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public park. Garden, open space, or park open to and maintained by or for the public. From the time of C18 Enlightenment the desirability of providing public parks for the well-being of town-dwellers was perceived. Promenades became available in several European cities, and the Royal Parks in London (e.g. St James's Park) were opened to the public by grace and favour. Kaiser Joseph II (reigned with his mother from 1765, and on his own 1780–90) designated (1766) the huge Prater Park outside the fortifications of Vienna as a place of pleasure for the people, and the fermier Watelet (no mean gardener himself) proposed (1770s) that, as in England, the Royal Parks in France should be made more accessible. Indeed, C18 saw numerous proposals for public parks, intended not only as places of recreation for the people, but as agents whereby the tone of society could be elevated: among the most eloquent of those pressing for the creation of public parks was Hirschfeld. However, Rumford and Sckell caused (from 1789) one of the first public parks to be laid out from scratch: this was the Englischer Garten (English Garden), Munich, created under the aegis of Karl Theodor (1724–99), Elector of the Palatinate from 1742, and Elector of Bavaria from 1777. From the beginning of C19 many redundant town-fortifications in Germany were converted into public promenades and parks (e.g. Frankfurt-am-Main (1807–11) ): in Prussia, Lenné proposed numerous public parks, and under King Friedrich Wilhelm III (reigned 1797–1840) created (from 1824) a park on the old fortifications of Magdeburg. Later, in 1840, King Friedrich Wilhelm IV (reigned 1840–61) decreed that the Tiergarten (Animal Park), Berlin, which had been beautified by Lenné, should be given to the city for use as a public park. Vienna acquired its Volksgarten (People's Garden) in 1820, on the site of the fortifications destroyed during the French Wars, and it quickly became a pleasant place of resort. Numerous public parks followed thereafter on both sides of the Atlantic. Loudon had consistently and often argued in their favour, not just for recreation, but for education (e.g. his Derby Arboretum (1839) ), and was to promote the idea of cemeteries as public parks, embellished with sculpture, funerary monuments, suitable buildings, and varied planting which would be an educational botanic garden and arboretum (of which Bigelow's Mount Auburn Cemetery, near Boston, MA (opened 1831), and Hosking's and Loddiges's Abney Park Cemetery, Stoke Newington, London (1839–43) were outstanding exemplars). English parks created from public funds for use by the public included Victoria Park, in the East End of London, by Pennethorne (early 1840s), Paxton's parks at Birkenhead, Ches. (1843–7), and the grounds of the Crystal Palace, Sydenham (1852–8), and the Manchester parks (1840s) by Joshua Major (1787–1866). In the USA Downing, following Loudon, argued that public parks in growing urban centres would ease social problems and educate those using them, and Olmsted, who had visited (1850) the Birkenhead Park, was profoundly influenced by English precedents, notably when he and Vaux designed Central Park, NYC (from 1858), and that, in turn, informed numerous other projects. In the 1850s, under Haussmann, public parks were created in Paris, notably by Alphand (Bois de Boulogne) and in Vienna (1857) the huge Stadtpark (Town Park) was commenced (designed by Josef Selleny (1824–75) and Rudolf Siebeck (1812–after1878) ) when the old fortifications were demolished to create the famous Ringstrasse. The former Imperial garden of the Hofburg, laid out from 1810, was opened to the Viennese public as the Burggarten in 1919. At the beginning of C20 public parks were features of most cities in Europe (e.g. the Parque Maria-Luisa, Seville, Spain (1911), by C. -N. Forestier (1861–1930) ) and North America, and gradually areas for games and sports were either added or created as separate entities. After the 1939–45 war numerous plazas and vestpocket parks were created in towns and cities, as well as theme parks (e.g. the Gas-Works Park, Seattle, WA (begun in the 1970s to designs by Haag), the Landschaftspark, Duisburg (1990s, by Latz) ), and the somewhat unnerving Parc de la Villette, Paris (1980s and early 1990s by Tschumi). Public parks are now found in many guises, with both hard and soft landscapes, and have many connotations.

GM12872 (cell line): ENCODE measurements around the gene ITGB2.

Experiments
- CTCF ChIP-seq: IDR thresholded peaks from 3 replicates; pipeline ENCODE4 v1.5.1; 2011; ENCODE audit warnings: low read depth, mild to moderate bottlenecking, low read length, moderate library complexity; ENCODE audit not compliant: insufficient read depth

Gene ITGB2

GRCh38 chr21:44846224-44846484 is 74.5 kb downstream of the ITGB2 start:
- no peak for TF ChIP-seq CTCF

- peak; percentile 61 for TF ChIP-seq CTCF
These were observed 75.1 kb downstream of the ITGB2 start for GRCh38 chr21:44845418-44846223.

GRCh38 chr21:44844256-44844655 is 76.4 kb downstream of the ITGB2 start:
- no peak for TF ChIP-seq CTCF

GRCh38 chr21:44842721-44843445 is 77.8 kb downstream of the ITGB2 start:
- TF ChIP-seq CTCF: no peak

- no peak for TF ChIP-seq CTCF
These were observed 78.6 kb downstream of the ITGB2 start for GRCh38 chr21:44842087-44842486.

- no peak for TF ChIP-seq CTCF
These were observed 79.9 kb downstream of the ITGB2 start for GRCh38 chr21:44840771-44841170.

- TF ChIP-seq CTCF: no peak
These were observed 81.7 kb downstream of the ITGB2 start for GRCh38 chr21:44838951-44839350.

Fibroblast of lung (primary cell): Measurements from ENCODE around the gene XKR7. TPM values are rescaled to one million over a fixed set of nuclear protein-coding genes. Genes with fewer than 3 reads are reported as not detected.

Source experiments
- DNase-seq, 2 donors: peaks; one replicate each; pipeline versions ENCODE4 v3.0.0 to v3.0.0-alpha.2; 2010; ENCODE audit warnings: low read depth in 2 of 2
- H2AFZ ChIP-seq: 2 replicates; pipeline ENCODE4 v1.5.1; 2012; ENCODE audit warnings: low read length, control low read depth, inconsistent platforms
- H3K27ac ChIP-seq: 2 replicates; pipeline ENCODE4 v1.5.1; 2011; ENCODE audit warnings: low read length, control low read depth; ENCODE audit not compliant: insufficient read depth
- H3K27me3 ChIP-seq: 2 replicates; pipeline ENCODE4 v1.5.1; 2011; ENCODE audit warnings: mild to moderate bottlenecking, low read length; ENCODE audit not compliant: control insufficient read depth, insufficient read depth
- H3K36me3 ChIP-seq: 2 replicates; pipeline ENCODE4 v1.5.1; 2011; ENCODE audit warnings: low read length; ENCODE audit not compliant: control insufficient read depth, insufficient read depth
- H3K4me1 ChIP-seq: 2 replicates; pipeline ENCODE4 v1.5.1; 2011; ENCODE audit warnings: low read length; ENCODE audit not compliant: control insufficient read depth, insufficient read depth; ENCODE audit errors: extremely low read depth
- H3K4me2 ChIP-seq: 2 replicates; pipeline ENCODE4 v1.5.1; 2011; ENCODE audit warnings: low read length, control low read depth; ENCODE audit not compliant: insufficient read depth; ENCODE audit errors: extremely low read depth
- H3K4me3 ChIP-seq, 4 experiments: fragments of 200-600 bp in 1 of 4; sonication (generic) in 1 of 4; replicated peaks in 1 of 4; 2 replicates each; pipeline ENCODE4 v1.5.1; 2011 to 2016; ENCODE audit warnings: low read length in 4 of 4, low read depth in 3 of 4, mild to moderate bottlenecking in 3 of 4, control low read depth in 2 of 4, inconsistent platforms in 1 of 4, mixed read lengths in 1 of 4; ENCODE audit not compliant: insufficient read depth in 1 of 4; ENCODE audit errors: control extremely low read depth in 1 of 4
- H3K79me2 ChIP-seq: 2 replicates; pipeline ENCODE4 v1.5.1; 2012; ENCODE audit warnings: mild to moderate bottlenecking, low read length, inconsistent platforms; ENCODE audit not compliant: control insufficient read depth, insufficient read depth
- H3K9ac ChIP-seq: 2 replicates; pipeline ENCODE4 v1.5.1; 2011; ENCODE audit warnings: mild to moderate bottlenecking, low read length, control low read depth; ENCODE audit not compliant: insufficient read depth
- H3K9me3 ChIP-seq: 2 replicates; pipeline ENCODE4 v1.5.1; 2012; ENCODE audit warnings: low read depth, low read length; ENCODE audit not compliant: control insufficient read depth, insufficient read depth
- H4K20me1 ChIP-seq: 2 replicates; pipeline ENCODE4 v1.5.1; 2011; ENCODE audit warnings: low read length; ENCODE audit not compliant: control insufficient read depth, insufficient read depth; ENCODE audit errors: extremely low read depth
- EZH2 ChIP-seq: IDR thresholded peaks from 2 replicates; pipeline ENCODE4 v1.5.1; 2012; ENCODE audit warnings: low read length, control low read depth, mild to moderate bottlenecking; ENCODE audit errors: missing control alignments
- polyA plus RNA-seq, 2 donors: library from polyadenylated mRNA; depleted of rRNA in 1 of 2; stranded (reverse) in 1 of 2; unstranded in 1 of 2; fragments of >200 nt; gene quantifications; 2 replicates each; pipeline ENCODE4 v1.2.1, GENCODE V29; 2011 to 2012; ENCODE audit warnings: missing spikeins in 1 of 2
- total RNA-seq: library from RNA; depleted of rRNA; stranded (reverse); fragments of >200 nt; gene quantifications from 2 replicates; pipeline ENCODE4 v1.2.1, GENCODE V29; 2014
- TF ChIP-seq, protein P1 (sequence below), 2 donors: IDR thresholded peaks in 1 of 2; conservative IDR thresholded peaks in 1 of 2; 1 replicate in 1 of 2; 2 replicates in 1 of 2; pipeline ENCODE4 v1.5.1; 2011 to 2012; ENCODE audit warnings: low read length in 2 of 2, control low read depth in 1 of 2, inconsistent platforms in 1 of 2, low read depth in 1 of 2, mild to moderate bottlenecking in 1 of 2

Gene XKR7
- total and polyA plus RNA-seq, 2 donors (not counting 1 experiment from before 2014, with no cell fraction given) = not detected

J. Curl (2000a);
B. Elliott (1986);
Garden History, xxiii/2 (Winter 1995), 201–21;
Jane Turner (1996);
Alan Tate (2001)